It turns out parents are increasingly naming newborns after grandparents. That's one new trend, according to the baby website, Belly Ballot. It is also predicting first names that sound like last names: think Kennedy.
In India, protestors are vowing to keep up their fight until there is justice for the young victim of a gang rape. The young woman died this weekend after injuries she suffered in the vicious attack. The incident has renewed demands for action against sexual violence. Delhi police say the accused will be formally charged with murder. From New Delhi, here's NPR's Julie McCarthy.
Originally published on Mon December 31, 2012 3:48 am
Dealers are looking to move inventory to make way for new models. Consumers have one other advantage: Americans are keeping their cars longer, and that means fewer total buyers with lots of new vehicles to choose from.
Originally published on Mon December 31, 2012 3:49 am
As American make contributions to various charities at the end of the year, there is increasing evidence that politics is playing a role in their decisions. Research suggests that the way the charity presses certain ideological buttons predicts whether liberals or conservatives will pony up a donation.
The U.S. economy grew at a steady though not very strong pace this year. But Europe slipped back into recession because of the ongoing debt crisis. European leaders took steps to stimulate growth, but it wasn't enough to reverse course.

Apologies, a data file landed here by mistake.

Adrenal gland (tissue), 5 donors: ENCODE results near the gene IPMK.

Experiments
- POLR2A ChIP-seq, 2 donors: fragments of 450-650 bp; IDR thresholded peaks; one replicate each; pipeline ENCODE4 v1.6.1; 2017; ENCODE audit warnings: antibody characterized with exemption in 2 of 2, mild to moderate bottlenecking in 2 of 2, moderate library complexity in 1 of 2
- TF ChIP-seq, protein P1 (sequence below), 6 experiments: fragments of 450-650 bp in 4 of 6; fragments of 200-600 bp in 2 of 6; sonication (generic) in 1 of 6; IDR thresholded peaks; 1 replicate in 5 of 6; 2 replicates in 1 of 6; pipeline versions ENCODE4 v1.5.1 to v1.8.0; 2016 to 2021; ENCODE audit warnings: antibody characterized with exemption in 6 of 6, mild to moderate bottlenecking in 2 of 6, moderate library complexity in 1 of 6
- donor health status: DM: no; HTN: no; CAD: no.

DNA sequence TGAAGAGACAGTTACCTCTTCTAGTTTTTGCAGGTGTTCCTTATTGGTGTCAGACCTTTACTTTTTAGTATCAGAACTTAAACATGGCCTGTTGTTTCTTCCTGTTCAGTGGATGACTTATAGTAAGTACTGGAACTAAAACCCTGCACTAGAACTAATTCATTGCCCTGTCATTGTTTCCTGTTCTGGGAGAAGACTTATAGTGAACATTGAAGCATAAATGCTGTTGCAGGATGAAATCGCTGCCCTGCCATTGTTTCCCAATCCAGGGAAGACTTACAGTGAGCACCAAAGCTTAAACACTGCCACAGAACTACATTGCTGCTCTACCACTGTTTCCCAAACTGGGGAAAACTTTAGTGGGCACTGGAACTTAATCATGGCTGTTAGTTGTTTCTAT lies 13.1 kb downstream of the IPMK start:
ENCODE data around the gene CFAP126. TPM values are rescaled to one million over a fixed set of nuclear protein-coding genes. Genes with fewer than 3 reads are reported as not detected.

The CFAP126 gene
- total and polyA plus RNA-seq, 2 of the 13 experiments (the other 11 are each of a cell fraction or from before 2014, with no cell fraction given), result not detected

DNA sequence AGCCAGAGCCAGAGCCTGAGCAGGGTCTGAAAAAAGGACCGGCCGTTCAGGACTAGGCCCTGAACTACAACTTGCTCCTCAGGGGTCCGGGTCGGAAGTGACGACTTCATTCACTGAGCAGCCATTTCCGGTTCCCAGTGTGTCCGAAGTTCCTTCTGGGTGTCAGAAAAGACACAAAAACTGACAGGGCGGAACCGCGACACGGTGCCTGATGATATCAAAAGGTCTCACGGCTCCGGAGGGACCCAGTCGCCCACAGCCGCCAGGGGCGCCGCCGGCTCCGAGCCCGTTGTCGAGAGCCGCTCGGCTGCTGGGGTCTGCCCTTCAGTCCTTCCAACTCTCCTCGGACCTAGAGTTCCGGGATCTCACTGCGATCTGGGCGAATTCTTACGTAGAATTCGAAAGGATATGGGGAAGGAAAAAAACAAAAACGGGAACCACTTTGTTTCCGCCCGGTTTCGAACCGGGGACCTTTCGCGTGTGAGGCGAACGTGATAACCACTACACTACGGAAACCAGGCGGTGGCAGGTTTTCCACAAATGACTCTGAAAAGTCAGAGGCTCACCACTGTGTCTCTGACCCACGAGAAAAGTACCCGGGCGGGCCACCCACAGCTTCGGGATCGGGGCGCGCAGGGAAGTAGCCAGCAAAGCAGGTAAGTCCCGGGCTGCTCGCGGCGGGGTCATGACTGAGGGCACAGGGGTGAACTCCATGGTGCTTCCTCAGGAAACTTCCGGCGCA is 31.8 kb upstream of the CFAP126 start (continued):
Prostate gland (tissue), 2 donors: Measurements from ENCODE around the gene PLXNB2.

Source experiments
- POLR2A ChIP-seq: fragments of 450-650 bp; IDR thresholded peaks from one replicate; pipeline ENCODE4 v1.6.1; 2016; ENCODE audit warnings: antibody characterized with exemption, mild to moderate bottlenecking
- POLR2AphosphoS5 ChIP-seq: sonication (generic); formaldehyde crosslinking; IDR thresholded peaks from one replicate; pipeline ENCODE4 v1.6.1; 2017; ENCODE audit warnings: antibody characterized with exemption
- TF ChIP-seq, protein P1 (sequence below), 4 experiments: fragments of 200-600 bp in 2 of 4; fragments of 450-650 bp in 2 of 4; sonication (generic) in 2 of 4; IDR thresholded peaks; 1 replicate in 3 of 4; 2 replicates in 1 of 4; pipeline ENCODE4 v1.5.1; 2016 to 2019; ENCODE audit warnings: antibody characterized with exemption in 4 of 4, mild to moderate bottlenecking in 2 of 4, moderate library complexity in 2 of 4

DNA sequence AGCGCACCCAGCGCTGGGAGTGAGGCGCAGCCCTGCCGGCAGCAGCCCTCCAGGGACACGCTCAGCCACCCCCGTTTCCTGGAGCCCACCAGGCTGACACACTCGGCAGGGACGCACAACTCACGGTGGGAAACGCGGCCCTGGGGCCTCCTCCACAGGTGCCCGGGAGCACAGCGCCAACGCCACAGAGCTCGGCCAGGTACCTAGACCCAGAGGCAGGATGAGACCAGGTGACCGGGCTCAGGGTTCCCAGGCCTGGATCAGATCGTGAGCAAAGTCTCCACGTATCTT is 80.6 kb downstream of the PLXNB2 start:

The economic crisis that got under way five years ago was felt all over the world. But Mohammed El-Erian, CEO of the investment firm PIMCO, says different regions have healed at much different rates.
The year "2012 was another multispeed world globally, in the sense that different parts did different things," he says.
Originally published on Mon December 31, 2012 3:46 am
It is almost unimaginable that both the House and Senate would be in session on a Sunday evening on the penultimate day of the year. And yet, they both were, with lawmakers hoping it was not merely a big waste of time and effort.
A bipartisan push by Senate leaders over the weekend has so far failed to forge a deal to spare American wage earners from tax hikes and shield government programs from drastic cutbacks.